|Publication number||US5554666 A|
|Application number||US 08/394,237|
|Publication date||10 Sep 1996|
|Filing date||24 Feb 1995|
|Priority date||24 Feb 1995|
|Publication number||08394237, 394237, US 5554666 A, US 5554666A, US-A-5554666, US5554666 A, US5554666A|
|Original Assignee||Sunrez Corporation|
|Export Citation||BiBTeX, EndNote, RefMan|
|Patent Citations (5), Referenced by (8), Classifications (6), Legal Events (4)|
|External Links: USPTO, USPTO Assignment, Espacenet|
The present invention relates to photocurable compositions which are useful as fillers, as moldings, and the like. More particularly, there is provided a photocurable putty or molding composition and a means to thicken the composition without affecting its photocurability.
Light cured or photocured resins are well known and are particularly used in the preparation of surface coatings and in the preparation of fiber reinforced composites such as prepregs.
Light cured or photocured putties have found a use in moldings for windows, canopy repair and vehicle repair. However, their applications and use have been limited when they have been applied in thick sections, as a body or filler putty or for general repair. They must be thickened in orders for them to adhere and cure and not run or slough off. Usually the thickening agents are low cost materials such as calcium carbonate or natural mineral. However, such thickeners block or absorb the wavelengths of light necessary for effective curing. When a putty or molding is to have a thickness of at least 20 mm, the thickening agent must be translucent or transparent to visible/UV light and also possess properties which do not interfere with the general characteristics of the mold or putty. The thickener must be such that it does not separate out, and that when the resin is cured, that the cured resin containing the thickener must be light transparent or translucent in the resin system to wavelengths between 350 and 420 mm, be finely divided and have interaction with the uncured resins so that it does not separate out.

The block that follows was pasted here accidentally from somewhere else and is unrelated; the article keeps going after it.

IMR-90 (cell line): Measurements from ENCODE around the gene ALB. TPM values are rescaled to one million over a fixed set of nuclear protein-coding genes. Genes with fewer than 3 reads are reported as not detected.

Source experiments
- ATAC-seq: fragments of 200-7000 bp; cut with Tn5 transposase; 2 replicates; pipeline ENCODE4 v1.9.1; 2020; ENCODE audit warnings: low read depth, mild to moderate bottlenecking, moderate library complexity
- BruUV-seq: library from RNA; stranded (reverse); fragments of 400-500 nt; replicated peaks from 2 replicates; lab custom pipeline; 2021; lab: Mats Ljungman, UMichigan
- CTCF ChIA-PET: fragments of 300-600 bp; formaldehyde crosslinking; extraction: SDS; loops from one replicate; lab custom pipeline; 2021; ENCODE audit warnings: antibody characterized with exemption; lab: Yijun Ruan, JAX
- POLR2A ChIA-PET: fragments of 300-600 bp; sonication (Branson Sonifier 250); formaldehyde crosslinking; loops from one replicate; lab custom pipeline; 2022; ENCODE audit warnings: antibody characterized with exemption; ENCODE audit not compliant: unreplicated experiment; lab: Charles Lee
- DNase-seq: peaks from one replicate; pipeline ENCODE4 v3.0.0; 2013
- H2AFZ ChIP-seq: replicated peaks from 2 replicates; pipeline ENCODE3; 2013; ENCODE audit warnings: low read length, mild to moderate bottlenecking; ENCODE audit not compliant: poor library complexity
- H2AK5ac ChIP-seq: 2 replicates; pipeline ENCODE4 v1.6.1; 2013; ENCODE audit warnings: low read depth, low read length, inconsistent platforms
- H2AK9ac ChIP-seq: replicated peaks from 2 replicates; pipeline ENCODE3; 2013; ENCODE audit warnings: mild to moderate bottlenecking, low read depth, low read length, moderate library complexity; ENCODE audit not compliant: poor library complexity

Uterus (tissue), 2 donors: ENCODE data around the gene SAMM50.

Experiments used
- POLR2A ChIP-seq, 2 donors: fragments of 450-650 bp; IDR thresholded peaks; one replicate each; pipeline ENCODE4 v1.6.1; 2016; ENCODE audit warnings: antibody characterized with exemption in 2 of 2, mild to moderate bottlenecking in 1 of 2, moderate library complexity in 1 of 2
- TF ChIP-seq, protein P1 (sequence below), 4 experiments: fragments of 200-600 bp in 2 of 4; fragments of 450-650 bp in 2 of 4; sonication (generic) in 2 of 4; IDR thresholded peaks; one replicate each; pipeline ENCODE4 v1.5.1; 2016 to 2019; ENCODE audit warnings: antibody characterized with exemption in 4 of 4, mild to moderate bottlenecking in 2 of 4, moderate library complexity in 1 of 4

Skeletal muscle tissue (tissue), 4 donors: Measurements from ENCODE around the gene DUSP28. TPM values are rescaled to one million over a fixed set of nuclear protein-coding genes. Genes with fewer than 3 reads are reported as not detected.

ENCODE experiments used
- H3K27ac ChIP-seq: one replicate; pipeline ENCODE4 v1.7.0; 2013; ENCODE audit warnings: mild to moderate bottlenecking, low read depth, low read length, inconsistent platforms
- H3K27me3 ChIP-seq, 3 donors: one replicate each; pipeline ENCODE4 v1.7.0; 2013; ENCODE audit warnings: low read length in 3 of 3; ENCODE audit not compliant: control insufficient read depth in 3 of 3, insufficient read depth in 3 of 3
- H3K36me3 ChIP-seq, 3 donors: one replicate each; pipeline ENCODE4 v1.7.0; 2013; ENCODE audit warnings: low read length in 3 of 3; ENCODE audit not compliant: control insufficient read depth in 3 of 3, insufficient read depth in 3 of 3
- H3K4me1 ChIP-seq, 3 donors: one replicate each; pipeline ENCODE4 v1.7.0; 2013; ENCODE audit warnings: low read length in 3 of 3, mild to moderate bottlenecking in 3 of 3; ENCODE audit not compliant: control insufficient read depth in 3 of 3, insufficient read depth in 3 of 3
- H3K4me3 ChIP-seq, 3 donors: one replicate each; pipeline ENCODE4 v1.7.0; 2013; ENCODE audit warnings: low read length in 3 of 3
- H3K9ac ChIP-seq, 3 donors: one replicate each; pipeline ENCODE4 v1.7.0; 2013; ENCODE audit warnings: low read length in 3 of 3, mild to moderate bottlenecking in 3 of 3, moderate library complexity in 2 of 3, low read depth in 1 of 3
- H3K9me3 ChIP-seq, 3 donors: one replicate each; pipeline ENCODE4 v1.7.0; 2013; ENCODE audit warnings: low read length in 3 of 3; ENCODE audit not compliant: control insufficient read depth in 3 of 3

The invention provides a molding or putty composition which can be effectively photocured at a thickness of at least 20 mm. The compositions of the invention comprise a photocurable resin, an ethylenically unsaturated monomer, aluminum trihydrate or anatase as the primary thickener and a photoinitiator.
Advantageously, the composition comprises an unsaturated polyester resin admixed with 20 to 40% by weight of styrene, about 12 to 70% by weight of composition of aluminum trihydrate and about 0.1 to about 0.9% by weight of a photoinitiator.
It is therefore an object of the invention to provide a putty or molding composition which can be photocured at thicknesses of 20 mm or more.
It is further object of the invention to provide a method for thickening a photocurable composition without interfering with the cure rate.
It is yet another object of the invention to provide a putty composition which is curable by sunlight.
The putty compositions of the invention contain as a primary thickening agent aluminum trihydrate in an amount of about 12 to 70% by weight of composition. The composition comprises a photocurable resin which is preferably a polyester, about 20 to 40% by weight of an unsaturated monomer which is preferably a styrenic monomer such as styrene, and about 0.1 to 0.9% by weight of a photoinitiator.
The composition may also contain a cocatalyst, for example, benzoyl peroxide.
The resin system of the invention must be unpromoted and contain no cobalt or other transition metal salts.
Other thickeners can be added so long as they do not interfere with photocuring. Up to 15% by weight of light transparent silica sand and/or powdered glass or milled glass fiber may be added. About 3 to 10% by weight of fumed silica may be used. Minor amounts of magnesium oxide or hydroxide may be added depending upon the thickness of the putty or molding.